Boys and Their Toys

Gio Toninelo is living the dream -- and his wife doesn't mind.

"But if I was going to start a photo log, it was like, ŒWhat is he doing in there?'" Toninelo recalls. "Does he have friends?" So he came up with a rough idea for a backstory centered around fictitious Mulberry Ridge Pond, which, before being abandoned, had been used by the U.S. government as the site for a nuclear laboratory. After a series of unexplained disappearances by EPA researchers and other military personnel, the Marine Corps deployed a recon unit made of soldiers and scientists to investigate. The mystery grows when they encounter ferocious turtles that have been rendered giant and flesh-hungry by leftover radioactivity.

Initial installments of the series consisted of a short narrative with one or two photographs that readers could access by clicking on a link. But as the tale continued and began generating more interest, Toninelo found himself devoting more hours to creating sets -- almost two dozen different images in episode 51 -- to go along with the increasingly complicated narrative that he writes. Jena sews much of the clothing and props that the dolls utilize, and is the site's editor.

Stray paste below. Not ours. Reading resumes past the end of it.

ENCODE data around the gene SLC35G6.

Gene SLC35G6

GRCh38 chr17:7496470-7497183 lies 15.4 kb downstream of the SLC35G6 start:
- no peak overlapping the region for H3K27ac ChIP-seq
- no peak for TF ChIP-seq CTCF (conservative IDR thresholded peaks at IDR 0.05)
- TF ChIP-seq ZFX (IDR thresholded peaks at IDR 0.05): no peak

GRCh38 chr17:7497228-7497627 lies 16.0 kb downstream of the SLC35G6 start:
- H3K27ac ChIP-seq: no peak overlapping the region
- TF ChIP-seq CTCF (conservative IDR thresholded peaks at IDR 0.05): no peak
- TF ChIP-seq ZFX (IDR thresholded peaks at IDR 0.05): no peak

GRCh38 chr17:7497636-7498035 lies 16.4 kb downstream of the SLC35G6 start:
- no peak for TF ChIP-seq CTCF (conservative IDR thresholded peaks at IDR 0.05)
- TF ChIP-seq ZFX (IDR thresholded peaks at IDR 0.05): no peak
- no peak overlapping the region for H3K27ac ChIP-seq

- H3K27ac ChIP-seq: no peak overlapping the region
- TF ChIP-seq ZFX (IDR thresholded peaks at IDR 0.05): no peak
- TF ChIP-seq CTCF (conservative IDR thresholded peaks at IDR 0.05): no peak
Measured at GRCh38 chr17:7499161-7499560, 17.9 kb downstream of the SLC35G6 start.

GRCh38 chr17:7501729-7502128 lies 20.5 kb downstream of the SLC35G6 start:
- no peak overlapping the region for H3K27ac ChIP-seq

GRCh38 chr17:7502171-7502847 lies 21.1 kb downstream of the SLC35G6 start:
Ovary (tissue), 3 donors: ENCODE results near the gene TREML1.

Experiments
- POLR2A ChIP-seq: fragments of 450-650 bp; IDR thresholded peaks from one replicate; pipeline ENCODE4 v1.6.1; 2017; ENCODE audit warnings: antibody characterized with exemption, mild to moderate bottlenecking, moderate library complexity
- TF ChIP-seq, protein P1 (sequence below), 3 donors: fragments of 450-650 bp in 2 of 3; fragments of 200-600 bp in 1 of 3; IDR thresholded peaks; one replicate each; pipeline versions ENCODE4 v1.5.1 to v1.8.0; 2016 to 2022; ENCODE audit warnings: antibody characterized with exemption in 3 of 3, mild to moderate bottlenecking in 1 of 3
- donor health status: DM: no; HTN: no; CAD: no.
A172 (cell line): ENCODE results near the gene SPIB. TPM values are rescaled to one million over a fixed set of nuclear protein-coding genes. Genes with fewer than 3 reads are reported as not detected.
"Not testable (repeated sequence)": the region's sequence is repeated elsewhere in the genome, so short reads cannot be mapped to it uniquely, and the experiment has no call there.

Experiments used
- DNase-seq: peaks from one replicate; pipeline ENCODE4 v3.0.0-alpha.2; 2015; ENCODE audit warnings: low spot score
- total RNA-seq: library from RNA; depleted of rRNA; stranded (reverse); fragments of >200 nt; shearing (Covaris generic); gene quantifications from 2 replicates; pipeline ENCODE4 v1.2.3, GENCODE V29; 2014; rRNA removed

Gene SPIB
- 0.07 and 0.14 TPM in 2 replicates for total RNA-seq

"I'm no writer," Gio admits. "I just started writing a year ago. Getting everything to match up is hard." Not to mention the fact that the Portuguese-accented Toninelo is still learning the details of English grammar and sentence structure. But he's currently recruiting more players into the project to assist with set design and script-writing. To celebrate one year of plastic action, Toninelo is planning a Pond Patrol party on October 3 at St. Mark's, which begins at 8 p.m. and will include musical performances by Porlolo and Josh Novak, along with T-shirt screen-printing by webzine Japan Implosion.

There might even be a special appearance by Corporal John Harris himself, but Toninelo is unsure if showcasing the Corporal would be the best idea. If people saw him in person, it might break the spell. People might realize the soldier is just a plaything. And Toninelo isn't sure if he wants that.

"I want to do it seriously. I want people to identify with the characters a little because I like the characters," he says. "I want it to be funny because it's serious. That's why Pond Patrol is so great -- because it's kind of corny, but I really mean it."

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